Variable corneal compensation improves discrimination between normal and glaucomatous eyes with the scanning laser polarimeter

Dana P. Tannenbaum, Douglas Hoffman, Hans G. Lemij, David F. Garway-Heath, David S. Greenfield, Joseph Caprioli

Research output: Contribution to journalArticle

55 Scopus citations

Abstract

Purpose: The presently available scanning laser polarimeter (SLP) has a fixed corneal compensator (FCC) that neutralizes corneal birefringence only in eyes with birefringence that matches the population mode. A prototype variable corneal compensator (VCC) provides neutralization of individual corneal birefringence based on individual macular retardation patterns. The aim of this study was to evaluate the relative ability of the SLP with the FCC and with the VCC to discriminate between normal and glaucomatous eyes. Design: Prospective, nonrandomized, comparative case series. Participants: Algorithm-generating set consisting of 56 normal eyes and 55 glaucomatous eyes and an independent data set consisting of 83 normal eyes and 56 glaucomatous eyes. Testing: Sixteen retardation measurements were obtained with the SLP with the FCC and the VCC from all subjects. Main Outcome Measures: Dependency of parameters on age, gender, ethnic origin, and eye side was sought. Logistic regression was used to evaluate how well the various parameters could detect glaucoma. Discriminant functions were generated, and the area under the receiver operating characteristic (ROC) curve was determined. Results: Discrimination between normal and glaucomatous eyes on the basis of single parameters was significantly better with the VCC than with the FCC for 6 retardation parameters: nasal average (P = 0.0003), superior maximum (P = 0.0003), ellipse average (P = 0.002), average thickness (P = 0.003), superior average (P = 0.010), and inferior average (P = 0.010). Discriminant analysis identified the optimal combination of parameters for the FCC and for the VCC. When the discriminant functions were applied to the independent data set, areas under the ROC curve were 0.84 for the FCC and 0.90 for the VCC (P<0.021). When the discriminant functions were applied to a subset of patients with early visual field loss, areas under the ROC curve were 0.82 for the FCC and 0.90 for the VCC (P<0.016). Conclusion: Individual correction for corneal birefringence with the VCC significantly improved the ability of the SLP to distinguish between normal and glaucomatous eyes and enabled detection of patients with early glaucoma.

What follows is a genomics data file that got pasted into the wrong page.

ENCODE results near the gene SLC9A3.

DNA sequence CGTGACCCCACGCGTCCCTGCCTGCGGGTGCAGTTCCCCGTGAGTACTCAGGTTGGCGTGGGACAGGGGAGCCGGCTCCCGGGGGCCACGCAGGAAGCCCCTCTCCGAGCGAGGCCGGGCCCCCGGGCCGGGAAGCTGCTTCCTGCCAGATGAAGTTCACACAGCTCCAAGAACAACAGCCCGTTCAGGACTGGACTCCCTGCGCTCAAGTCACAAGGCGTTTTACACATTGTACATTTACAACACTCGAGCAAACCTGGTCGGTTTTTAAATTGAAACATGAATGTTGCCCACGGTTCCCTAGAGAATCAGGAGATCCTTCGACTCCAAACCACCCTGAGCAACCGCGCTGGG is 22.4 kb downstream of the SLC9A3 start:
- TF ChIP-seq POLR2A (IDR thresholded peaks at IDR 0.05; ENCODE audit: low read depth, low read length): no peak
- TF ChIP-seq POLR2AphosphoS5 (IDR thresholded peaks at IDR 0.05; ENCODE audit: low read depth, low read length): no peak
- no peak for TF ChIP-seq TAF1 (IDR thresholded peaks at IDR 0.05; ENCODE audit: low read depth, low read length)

Original languageEnglish (US)
Pages (from-to)259-264
Number of pages6
JournalOphthalmology
Volume111
Issue number2
DOIs
StatePublished - Feb 2004

ASJC Scopus subject areas

  • Ophthalmology

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